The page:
French (Space Angel, 2019, etc.) and debut editor Craft bring 17 fantasy tales with feminist twists in this sword and sorcery anthology.
A spy in the service of the king returns to her old mercenary guild in order to solve the murders of four female warriors…and to confront her own troubled past. A mute slave working in the dungeons of a shadowy keep meets a priest and agrees to take the condemned man’s sword to his lover, though it means risking her life to cross a vast wilderness. A disabled girl is always the last one picked for games, despite the fact that she is the local princess, until some magic intervenes that turns the tables on all. In this collection of fantasy stories, the old archetypes are inverted and the women and girls who normally lack agency are placed center stage. The tone ranges from light to dark, and some entries even lean toward the hard-boiled-detective genre. One standout is “The Princess and the Dragon” by Robyn Bennis, which concerns a princess trapped in a tower who is conspiring with her dragon guard to win back her kingdom. “If one of those knights realizes it’s all a front,” warns the princess, “they could expose the whole operation.” Another is “Aptitude” by Matt Youngmark; the daughter of servants sneaks into the lord of the manor’s library to read his books only to stumble upon an attempt by a magical elf to rob it. The volume includes work by seasoned fantasists like Jody Lynn Nye, Raven Oak, Connie J. Jasperson, and Katie Cross as well as emerging talents like Edward J. Knight. Not every story is a home run, but the diversity of premises and worlds makes for a delightfully unpredictable reading experience. Though each interprets the anthology’s theme a little differently, this sentiment from Jasperson is representative of the volume’s self-assured, spellcasting ebullience: “Three weeks ago, I was a slave, afraid of shadows. Now I am Thorn Girl, friend of minotaurs and mages. Kerk was right. Inside of me is a woman who can do anything.”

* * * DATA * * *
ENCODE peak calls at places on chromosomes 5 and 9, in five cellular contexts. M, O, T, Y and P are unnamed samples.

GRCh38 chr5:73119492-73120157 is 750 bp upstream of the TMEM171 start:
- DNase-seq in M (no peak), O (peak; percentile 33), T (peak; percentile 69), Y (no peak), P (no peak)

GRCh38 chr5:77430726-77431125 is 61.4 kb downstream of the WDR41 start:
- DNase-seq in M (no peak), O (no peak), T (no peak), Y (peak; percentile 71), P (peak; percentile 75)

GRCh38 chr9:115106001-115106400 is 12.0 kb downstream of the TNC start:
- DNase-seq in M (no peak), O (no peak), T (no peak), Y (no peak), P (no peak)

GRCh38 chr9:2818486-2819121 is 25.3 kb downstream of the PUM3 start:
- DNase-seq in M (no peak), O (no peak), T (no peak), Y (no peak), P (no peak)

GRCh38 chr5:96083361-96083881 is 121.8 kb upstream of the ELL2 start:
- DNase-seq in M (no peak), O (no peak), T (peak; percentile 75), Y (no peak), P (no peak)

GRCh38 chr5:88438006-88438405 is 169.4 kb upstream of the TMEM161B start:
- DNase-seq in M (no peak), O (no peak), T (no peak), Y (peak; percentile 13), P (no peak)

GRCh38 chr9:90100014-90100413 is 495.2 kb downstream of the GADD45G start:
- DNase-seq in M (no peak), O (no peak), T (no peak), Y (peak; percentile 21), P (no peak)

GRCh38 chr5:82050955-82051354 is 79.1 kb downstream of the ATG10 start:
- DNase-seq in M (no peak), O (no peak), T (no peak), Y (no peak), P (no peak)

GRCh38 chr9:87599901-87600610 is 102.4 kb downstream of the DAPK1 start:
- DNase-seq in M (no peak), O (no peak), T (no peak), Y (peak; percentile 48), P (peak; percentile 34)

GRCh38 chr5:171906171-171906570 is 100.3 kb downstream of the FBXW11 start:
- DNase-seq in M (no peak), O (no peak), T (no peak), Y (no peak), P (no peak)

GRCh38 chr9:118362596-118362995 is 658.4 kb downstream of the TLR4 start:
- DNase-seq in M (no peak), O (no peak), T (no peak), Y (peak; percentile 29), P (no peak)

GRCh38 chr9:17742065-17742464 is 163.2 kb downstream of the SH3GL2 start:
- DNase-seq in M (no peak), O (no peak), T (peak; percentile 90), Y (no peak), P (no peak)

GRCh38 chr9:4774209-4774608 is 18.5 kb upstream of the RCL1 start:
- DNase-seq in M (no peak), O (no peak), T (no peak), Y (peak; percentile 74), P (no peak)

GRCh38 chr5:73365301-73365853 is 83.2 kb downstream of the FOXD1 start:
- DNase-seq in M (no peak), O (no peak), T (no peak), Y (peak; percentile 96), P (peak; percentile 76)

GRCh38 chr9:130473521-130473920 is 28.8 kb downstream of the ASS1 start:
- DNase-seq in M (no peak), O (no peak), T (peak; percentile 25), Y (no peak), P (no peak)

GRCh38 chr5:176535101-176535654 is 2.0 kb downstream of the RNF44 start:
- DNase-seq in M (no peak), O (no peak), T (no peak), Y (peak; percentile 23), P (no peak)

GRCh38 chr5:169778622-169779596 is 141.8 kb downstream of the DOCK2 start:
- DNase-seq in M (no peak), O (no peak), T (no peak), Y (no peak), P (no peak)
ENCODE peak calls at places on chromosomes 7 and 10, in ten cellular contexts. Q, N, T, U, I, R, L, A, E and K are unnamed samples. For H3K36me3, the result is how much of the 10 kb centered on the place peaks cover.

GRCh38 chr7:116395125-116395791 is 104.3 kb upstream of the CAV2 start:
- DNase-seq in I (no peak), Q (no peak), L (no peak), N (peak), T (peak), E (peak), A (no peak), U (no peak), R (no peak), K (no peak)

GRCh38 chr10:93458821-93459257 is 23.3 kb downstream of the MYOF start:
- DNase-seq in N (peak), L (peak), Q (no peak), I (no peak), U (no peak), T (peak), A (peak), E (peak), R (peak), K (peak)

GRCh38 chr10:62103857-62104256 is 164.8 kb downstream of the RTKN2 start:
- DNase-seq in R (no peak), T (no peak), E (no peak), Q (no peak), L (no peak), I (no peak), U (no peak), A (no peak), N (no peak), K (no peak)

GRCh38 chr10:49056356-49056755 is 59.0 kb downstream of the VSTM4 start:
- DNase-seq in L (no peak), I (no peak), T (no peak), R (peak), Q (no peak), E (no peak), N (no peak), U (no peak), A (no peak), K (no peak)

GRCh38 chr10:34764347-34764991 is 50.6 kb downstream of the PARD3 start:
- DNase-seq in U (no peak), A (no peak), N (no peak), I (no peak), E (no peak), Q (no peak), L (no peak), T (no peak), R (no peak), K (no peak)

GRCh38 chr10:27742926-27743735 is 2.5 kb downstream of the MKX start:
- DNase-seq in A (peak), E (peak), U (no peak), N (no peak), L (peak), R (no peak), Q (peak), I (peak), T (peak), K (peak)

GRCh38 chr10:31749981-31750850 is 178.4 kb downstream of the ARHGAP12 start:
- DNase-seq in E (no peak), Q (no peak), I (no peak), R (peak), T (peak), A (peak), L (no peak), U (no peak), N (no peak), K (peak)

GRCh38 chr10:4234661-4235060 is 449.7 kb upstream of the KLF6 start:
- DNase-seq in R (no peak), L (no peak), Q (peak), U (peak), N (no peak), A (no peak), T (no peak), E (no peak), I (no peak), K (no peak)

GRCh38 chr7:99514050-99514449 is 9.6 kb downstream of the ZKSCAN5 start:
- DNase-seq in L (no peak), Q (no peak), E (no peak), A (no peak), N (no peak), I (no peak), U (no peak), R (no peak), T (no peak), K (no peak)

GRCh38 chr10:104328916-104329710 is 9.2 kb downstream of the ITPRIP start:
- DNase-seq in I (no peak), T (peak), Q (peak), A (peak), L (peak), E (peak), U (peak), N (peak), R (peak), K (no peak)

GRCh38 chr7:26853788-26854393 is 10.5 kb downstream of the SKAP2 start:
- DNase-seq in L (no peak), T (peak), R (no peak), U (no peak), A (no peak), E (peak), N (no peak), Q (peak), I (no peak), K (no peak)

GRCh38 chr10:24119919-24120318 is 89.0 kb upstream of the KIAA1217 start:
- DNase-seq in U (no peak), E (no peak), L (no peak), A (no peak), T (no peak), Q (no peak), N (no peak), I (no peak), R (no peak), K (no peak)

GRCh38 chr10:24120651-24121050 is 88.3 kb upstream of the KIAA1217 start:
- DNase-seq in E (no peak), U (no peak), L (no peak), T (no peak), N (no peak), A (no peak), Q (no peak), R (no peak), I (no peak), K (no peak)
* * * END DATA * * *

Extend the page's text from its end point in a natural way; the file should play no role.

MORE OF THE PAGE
A hoard of fantasy tales that proves damsels can be as dangerous as dragons.